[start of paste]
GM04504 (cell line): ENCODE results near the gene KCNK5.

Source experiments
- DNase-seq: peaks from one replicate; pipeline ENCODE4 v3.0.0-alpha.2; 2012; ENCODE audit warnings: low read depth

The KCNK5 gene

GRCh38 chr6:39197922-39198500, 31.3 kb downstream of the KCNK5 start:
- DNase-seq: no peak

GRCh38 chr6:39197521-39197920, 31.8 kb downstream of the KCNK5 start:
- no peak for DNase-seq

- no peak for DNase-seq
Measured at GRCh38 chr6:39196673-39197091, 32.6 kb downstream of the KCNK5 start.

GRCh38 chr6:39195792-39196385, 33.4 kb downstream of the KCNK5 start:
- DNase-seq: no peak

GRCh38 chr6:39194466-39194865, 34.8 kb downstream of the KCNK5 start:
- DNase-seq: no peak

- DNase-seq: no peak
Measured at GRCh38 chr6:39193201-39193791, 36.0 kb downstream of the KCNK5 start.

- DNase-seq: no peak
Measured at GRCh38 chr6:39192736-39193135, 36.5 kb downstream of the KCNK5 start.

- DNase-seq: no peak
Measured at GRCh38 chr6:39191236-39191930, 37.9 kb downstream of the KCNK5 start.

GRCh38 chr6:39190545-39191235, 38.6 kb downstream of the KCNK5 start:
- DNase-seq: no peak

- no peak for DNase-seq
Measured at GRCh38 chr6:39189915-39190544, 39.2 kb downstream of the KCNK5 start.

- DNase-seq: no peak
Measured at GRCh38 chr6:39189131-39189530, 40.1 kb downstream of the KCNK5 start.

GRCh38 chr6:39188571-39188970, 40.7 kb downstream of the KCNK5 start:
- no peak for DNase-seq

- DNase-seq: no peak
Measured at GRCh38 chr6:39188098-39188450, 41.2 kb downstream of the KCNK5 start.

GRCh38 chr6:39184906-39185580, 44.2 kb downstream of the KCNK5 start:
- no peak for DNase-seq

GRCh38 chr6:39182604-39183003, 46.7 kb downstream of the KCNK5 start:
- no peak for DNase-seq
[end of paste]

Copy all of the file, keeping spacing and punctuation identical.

GM04504 (cell line): ENCODE results near the gene KCNK5.

Source experiments
- DNase-seq: peaks from one replicate; pipeline ENCODE4 v3.0.0-alpha.2; 2012; ENCODE audit warnings: low read depth

The KCNK5 gene

GRCh38 chr6:39197922-39198500, 31.3 kb downstream of the KCNK5 start:
- DNase-seq: no peak

GRCh38 chr6:39197521-39197920, 31.8 kb downstream of the KCNK5 start:
- no peak for DNase-seq

- no peak for DNase-seq
Measured at GRCh38 chr6:39196673-39197091, 32.6 kb downstream of the KCNK5 start.

GRCh38 chr6:39195792-39196385, 33.4 kb downstream of the KCNK5 start:
- DNase-seq: no peak

GRCh38 chr6:39194466-39194865, 34.8 kb downstream of the KCNK5 start:
- DNase-seq: no peak

- DNase-seq: no peak
Measured at GRCh38 chr6:39193201-39193791, 36.0 kb downstream of the KCNK5 start.

- DNase-seq: no peak
Measured at GRCh38 chr6:39192736-39193135, 36.5 kb downstream of the KCNK5 start.

- DNase-seq: no peak
Measured at GRCh38 chr6:39191236-39191930, 37.9 kb downstream of the KCNK5 start.

GRCh38 chr6:39190545-39191235, 38.6 kb downstream of the KCNK5 start:
- DNase-seq: no peak

- no peak for DNase-seq
Measured at GRCh38 chr6:39189915-39190544, 39.2 kb downstream of the KCNK5 start.

- DNase-seq: no peak
Measured at GRCh38 chr6:39189131-39189530, 40.1 kb downstream of the KCNK5 start.

GRCh38 chr6:39188571-39188970, 40.7 kb downstream of the KCNK5 start:
- no peak for DNase-seq

- DNase-seq: no peak
Measured at GRCh38 chr6:39188098-39188450, 41.2 kb downstream of the KCNK5 start.

GRCh38 chr6:39184906-39185580, 44.2 kb downstream of the KCNK5 start:
- no peak for DNase-seq

GRCh38 chr6:39182604-39183003, 46.7 kb downstream of the KCNK5 start:
- no peak for DNase-seq